Japanese Pork and Ramen Soup

Do you ever go into a grocery store hungry and come out with way more than what you actually needed?

Yeah, welcome to my life.


I went to the store with my mom the other day and found myself drooling over all of the food magazines in the check out aisle as she paid for her groceries. I couldn't put them down--the recipes looked so fantastic and I was just. so. hungry.

She caught me looking at one called Slow Cooker Revolution, and like-mother-like-daughter, stopped unloading her groceries to come and look at the beautiful pictures with me. French onion soup, homey chicken stew, red-wine braised short ribs--we were flipping through those pages like we had never seen anything better. So we bought two. One for each of us. (Don't judge.)


The Japanese Pork and Ramen Soup caught my eye specifically for this week (you know how much I love asian food) and so Husband and I spent new years weekend just the two of us, cooking and eating and drinking champagne. It was lovely. The soup turned out really well too, although I have to give you a few notes in case you drool over it like I did:

First, the original recipe calls for pork ribs but we used pork shoulder. I liked the pork shoulder and it worked just fine, but I would definitely try the ribs if I can find them next time. I think they would give a heartier flavor with the bone in and maybe even a more tender piece of pork.

Second, I would definitely only cook enough noodles for how many people you're serving. For example, if you're like us and are just eating for two, I would make one packet of ramen noodles and divide it between two bowls. Then the next day when you're ready to eat leftovers I would boil more noodles and divide those up similarly. I would not add the noodles to the whole batch or to the slow cooker at all; they will get very soggy, especially when they've been sitting in the fridge for two days.

Also keep in mind: not all slow cookers are created equal. This recipe gives you cook time estimates, but your soup may be done sooner than you think depending how your slow cooker works. Just make sure you check on it!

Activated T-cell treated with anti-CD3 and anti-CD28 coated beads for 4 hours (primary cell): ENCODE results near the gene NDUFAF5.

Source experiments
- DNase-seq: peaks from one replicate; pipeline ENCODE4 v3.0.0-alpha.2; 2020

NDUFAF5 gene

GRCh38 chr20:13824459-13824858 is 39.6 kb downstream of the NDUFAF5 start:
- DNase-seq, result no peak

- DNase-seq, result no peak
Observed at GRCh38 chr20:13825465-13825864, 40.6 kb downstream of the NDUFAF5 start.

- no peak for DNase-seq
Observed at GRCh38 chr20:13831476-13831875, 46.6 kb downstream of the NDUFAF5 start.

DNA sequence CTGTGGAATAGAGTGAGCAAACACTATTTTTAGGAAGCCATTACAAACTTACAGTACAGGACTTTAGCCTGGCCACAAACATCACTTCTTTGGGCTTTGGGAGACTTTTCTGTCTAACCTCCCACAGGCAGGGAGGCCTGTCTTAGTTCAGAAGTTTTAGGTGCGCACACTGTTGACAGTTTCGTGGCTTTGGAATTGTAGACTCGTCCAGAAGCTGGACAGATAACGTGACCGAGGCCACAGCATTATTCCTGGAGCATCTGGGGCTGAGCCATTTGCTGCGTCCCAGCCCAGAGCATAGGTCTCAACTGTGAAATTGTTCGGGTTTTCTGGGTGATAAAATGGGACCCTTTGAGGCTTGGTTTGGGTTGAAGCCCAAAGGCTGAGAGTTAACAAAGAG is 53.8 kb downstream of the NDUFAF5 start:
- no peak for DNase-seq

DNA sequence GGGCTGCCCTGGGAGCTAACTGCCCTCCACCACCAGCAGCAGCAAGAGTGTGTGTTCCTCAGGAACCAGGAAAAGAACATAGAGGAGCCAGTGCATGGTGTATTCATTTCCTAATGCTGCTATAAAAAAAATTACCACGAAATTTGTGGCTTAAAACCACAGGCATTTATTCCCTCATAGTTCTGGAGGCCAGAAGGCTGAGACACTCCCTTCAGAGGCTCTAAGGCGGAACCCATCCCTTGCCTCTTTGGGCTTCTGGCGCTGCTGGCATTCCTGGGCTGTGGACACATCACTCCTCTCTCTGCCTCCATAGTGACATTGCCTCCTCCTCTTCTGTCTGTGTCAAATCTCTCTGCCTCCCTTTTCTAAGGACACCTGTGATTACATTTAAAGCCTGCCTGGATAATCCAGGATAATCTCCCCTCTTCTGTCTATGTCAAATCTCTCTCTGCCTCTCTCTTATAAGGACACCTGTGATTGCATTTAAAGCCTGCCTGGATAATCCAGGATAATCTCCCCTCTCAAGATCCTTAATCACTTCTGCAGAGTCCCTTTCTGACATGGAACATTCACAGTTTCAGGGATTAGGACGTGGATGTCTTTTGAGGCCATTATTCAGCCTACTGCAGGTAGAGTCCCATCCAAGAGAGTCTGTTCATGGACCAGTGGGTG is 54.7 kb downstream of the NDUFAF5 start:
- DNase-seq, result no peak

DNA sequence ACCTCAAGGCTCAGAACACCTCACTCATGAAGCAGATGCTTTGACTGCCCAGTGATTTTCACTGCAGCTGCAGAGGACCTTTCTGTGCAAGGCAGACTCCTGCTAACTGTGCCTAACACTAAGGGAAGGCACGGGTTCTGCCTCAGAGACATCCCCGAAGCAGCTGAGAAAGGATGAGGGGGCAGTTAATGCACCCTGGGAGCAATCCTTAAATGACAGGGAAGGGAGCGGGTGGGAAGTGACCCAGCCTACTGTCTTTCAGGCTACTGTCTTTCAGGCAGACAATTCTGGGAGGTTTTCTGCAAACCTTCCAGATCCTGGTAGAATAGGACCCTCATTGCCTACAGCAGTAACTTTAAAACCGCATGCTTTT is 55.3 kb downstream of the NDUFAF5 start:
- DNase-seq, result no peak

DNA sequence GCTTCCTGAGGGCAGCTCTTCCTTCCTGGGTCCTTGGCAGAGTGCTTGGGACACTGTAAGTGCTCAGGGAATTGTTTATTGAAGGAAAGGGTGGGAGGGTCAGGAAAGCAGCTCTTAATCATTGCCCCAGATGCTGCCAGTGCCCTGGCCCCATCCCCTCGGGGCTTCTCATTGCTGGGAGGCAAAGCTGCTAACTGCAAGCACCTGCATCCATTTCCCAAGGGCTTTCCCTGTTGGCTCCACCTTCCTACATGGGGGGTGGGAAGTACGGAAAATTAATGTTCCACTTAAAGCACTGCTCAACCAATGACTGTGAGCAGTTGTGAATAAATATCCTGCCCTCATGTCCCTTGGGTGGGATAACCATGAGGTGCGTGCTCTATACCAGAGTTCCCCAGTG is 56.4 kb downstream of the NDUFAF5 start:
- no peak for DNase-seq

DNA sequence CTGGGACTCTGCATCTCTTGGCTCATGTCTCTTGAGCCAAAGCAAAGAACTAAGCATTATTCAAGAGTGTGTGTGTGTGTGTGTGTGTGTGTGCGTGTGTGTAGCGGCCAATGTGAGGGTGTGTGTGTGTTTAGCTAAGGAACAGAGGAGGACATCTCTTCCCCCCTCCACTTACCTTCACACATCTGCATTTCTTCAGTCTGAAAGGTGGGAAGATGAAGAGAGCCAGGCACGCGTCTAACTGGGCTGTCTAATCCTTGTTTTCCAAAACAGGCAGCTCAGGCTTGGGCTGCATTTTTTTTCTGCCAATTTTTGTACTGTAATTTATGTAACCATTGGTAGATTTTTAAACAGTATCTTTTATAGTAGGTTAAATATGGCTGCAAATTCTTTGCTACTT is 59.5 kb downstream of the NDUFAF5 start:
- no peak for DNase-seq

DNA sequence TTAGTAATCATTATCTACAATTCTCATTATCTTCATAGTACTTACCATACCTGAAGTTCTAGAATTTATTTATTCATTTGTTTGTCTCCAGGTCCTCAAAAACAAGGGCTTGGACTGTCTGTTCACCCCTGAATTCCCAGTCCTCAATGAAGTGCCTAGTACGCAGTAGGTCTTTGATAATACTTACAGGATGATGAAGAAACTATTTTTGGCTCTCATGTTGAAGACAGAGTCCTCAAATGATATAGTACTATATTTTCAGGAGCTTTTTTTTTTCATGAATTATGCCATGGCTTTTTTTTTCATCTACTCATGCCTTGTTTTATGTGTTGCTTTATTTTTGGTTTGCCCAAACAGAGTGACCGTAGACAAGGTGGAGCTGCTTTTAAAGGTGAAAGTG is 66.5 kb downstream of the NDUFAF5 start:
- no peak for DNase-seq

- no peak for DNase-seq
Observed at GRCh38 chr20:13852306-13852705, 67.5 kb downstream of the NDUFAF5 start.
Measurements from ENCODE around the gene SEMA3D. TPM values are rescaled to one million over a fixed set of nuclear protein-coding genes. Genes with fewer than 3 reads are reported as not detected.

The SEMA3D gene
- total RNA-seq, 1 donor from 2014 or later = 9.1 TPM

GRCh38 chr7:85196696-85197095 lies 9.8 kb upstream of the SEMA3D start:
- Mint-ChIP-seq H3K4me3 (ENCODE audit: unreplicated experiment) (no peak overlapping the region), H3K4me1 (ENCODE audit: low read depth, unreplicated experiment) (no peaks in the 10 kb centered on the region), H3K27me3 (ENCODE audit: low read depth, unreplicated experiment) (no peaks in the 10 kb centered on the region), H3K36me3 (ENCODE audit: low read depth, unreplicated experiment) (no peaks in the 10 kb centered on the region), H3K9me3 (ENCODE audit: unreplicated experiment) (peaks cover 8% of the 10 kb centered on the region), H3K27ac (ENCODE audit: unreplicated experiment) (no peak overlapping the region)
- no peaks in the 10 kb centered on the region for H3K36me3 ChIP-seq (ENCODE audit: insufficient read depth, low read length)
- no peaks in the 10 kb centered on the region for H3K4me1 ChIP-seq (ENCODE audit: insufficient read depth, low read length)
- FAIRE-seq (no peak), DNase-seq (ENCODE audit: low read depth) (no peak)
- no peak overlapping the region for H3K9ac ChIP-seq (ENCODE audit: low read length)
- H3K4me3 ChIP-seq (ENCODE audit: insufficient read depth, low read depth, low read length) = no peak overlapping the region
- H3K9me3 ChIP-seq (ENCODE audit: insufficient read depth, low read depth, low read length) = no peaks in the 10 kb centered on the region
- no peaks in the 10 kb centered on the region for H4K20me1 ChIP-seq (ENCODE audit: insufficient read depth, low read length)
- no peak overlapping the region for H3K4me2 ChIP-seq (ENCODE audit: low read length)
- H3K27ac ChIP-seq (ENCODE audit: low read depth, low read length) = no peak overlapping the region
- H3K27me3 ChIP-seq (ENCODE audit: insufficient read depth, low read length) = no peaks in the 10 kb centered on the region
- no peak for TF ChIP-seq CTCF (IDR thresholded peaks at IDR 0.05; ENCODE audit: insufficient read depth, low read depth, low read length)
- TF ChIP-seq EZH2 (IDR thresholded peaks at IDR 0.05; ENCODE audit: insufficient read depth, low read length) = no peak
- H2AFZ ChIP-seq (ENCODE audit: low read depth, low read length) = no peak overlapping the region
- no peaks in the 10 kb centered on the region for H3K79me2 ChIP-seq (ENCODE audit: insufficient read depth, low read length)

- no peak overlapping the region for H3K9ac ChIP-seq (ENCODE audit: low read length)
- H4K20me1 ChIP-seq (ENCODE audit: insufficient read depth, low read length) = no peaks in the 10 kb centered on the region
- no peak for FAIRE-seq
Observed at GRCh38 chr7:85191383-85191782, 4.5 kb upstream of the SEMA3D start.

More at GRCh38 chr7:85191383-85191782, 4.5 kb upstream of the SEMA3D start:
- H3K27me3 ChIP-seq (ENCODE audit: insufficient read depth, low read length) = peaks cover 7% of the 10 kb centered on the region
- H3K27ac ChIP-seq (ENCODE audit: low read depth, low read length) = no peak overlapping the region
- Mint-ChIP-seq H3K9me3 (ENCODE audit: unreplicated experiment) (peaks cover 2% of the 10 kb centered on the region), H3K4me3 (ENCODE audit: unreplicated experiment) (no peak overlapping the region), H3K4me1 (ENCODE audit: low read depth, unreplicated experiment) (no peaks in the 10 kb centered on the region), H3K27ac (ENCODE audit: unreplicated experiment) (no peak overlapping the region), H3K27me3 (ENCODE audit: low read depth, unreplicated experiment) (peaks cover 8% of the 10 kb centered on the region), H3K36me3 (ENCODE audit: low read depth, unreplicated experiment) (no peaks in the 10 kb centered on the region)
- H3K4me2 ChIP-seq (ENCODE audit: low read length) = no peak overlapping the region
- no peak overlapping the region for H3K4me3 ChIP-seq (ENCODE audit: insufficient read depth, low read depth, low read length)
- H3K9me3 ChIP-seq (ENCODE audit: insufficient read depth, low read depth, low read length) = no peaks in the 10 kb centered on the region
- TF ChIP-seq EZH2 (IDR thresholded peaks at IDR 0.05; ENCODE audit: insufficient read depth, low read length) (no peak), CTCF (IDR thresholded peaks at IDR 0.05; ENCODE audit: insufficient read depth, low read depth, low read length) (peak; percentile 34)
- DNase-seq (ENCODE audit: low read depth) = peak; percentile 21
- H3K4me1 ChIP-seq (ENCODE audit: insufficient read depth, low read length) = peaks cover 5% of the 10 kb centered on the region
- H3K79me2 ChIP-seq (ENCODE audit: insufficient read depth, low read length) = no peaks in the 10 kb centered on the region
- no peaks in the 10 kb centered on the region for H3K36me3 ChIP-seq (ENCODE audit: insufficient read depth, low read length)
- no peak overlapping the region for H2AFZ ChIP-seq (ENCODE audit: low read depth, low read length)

Bon appetit!


Japanese Pork and Ramen Soup
Adapted from Slow Cooker Revolution

Serves 8

Cook time: 6-8 hours on low, 5-7 hours on high

2 onions, chopped
6 garlic cloves, minced
2 tablespoons minced ginger
1 tablespoon vegetable oil
8 cups low-sodium chicken broth
3-4 shiitake mushrooms, stemmed
1 1/2 pounds boneless country-style pork ribs, trimmed
2 3-ounce packages ramen noodles, packages discarded
1/2 small cabbage, thinly sliced
2 tablespoons white miso, plus extra for serving
2 tablespoons soy sauce, plus extra for serving
1 tablespoon mirin
1 teaspoon toasted sesame oil
2 scallions, thinly sliced
1 tablespoon toasted sesame seeds
Sambal to taste (optional)
Salt and pepper

Microwave* onions, garlic, ginger, and oil in a large bowl, stirring often until onions begin to soften, about 4 minutes. Place in slow cooker, and add in broth and shiitakes. Season pork with salt and pepper and gently lay it in the broth. Cover slow cooker and cook until pork is tender (check cook time estimates above).

When pork is about done, bring water for the ramen to a boil and cook noodles until al dente. Drain and rinse with cold water to stop the cooking. Set aside. Transfer pork to a cutting board and using two forks to pull meat apart, shred pork into bite sized pieces. Remove fat from the top of the soup in the slow cooker, then add in cabbage and cook until tender, about 5 minutes.

Stir in shredded pork, miso, soy sauce, mirin, and sesame oil and let sit until heated through. Season with additional miso and soy sauce to taste. Remove shiitakes if you don't want to eat them, or cut them into slivers and add back in if you do. Add noodles separately to soup bowls and then pour the soup over the noodles. Serve with sliced scallions, sesame seeds, and a small spoonful of sambal.

*Microwaving your fragrant ingredients (like onions and garlic) rather than using a skillet to cook them saves time and also helps to jump-start the cooking process quickly so the vegetables don't end up under-done in the slow cooker.